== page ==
Tiziano Vecelli or Tiziano Vecellio (1488/1490 – 1576), known in English as Titian, was an Italian painter, the most important member of the 16th-century Venetian school.
Recognized by his contemporaries as “The Sun Amidst Small Stars” (recalling the famous final line of Dante’s Paradiso), Titian was one of the most versatile of Italian painters, equally adept with portraits, landscape backgrounds, and mythological and religious subjects. His painting methods, particularly in the application and use of color, would exercise a profound influence not only on painters of the Italian Renaissance, but on future generations of Western art.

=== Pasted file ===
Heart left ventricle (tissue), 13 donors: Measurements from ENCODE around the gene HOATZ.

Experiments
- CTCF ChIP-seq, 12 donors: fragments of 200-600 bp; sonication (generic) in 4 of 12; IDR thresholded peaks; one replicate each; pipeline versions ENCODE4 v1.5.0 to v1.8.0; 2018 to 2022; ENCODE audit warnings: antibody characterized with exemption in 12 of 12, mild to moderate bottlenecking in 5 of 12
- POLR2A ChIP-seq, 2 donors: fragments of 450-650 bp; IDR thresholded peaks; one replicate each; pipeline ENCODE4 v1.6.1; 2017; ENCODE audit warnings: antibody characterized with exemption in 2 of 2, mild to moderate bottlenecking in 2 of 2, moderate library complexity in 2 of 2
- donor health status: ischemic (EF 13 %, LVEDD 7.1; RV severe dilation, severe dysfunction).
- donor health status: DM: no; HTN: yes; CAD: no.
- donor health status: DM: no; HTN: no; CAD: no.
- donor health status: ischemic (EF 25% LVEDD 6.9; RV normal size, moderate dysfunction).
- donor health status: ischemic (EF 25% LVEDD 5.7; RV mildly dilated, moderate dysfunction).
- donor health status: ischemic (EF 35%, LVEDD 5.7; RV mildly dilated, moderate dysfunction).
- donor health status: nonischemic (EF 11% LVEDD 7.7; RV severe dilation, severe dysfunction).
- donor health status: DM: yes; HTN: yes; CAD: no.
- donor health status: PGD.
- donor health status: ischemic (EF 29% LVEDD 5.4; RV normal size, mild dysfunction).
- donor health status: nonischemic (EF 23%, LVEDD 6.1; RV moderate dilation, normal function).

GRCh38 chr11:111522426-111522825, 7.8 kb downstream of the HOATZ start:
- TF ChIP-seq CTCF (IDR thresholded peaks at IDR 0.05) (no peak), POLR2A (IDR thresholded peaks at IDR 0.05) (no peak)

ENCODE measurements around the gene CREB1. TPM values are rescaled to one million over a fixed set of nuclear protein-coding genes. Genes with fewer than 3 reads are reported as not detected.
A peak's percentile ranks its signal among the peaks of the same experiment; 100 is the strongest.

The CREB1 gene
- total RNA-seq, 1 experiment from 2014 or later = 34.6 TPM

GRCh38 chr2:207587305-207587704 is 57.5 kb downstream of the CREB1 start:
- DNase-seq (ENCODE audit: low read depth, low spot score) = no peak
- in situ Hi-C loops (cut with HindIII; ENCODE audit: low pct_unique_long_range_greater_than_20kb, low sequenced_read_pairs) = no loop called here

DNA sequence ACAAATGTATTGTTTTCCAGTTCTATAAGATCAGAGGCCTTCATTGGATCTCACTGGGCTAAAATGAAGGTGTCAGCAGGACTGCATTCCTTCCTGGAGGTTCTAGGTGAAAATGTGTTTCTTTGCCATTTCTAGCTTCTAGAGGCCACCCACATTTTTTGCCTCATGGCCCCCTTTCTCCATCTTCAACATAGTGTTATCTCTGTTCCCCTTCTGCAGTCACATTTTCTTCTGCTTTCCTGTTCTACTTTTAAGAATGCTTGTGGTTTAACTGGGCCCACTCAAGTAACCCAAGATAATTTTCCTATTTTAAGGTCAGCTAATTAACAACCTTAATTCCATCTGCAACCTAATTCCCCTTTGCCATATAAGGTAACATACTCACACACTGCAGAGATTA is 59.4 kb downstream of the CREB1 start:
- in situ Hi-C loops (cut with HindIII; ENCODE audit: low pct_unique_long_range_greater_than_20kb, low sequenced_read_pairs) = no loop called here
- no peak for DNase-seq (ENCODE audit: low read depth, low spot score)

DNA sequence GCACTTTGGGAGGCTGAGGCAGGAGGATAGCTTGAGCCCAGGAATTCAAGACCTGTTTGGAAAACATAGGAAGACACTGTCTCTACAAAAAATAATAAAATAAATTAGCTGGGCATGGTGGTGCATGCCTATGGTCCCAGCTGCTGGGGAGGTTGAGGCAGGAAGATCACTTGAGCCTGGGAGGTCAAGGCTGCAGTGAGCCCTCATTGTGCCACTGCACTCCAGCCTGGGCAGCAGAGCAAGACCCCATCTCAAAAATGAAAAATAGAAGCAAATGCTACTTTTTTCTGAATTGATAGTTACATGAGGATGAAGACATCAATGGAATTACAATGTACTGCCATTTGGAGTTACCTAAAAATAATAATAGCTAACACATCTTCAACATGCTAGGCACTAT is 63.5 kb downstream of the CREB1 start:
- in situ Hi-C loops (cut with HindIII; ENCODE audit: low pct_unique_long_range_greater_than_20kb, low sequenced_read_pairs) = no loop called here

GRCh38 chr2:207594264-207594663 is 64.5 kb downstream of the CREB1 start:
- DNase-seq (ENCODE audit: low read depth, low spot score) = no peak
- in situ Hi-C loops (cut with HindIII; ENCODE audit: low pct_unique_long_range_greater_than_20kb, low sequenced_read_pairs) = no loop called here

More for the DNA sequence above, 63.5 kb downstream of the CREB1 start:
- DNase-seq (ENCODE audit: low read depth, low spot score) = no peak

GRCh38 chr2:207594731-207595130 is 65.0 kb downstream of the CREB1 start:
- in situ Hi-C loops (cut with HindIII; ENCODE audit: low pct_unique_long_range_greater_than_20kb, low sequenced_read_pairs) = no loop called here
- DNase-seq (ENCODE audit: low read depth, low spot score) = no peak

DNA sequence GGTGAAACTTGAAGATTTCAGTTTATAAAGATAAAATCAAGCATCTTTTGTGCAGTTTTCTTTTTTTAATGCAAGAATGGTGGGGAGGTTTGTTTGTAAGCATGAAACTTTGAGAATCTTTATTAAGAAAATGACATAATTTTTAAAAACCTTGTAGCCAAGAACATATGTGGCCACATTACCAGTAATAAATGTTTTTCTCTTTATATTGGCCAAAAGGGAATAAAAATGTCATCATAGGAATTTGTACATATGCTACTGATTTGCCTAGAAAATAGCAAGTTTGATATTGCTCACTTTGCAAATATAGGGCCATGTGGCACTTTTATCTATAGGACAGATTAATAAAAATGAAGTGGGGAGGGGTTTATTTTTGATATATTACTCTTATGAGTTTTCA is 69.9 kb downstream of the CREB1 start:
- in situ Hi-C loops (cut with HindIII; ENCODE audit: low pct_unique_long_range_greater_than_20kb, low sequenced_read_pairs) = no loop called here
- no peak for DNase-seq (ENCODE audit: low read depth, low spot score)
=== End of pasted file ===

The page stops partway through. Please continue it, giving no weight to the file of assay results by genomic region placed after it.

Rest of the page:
During the course of his long life, Titian’s artistic manner changed drastically but he retained a lifelong interest in color. Although his mature works may not contain the vivid, luminous tints of his early pieces, their loose brushwork and subtlety of tone are without precedent in the history of Western painting. Titian was a leading artist of the Italian Renaissance who painted works for Pope Paul III, King Philip II of Spain and Holy Roman Emperor Charles V.
In his later career, Titian focused more on religious and mythological works.
Through the wealth of works he left behind, Titian has inspired countless generations of artists. Rembrandt, Diego Velazquez, Antoon van Dyck and Peter Paul Rubens are just a handful of painters who were influenced by the great Venetian artist.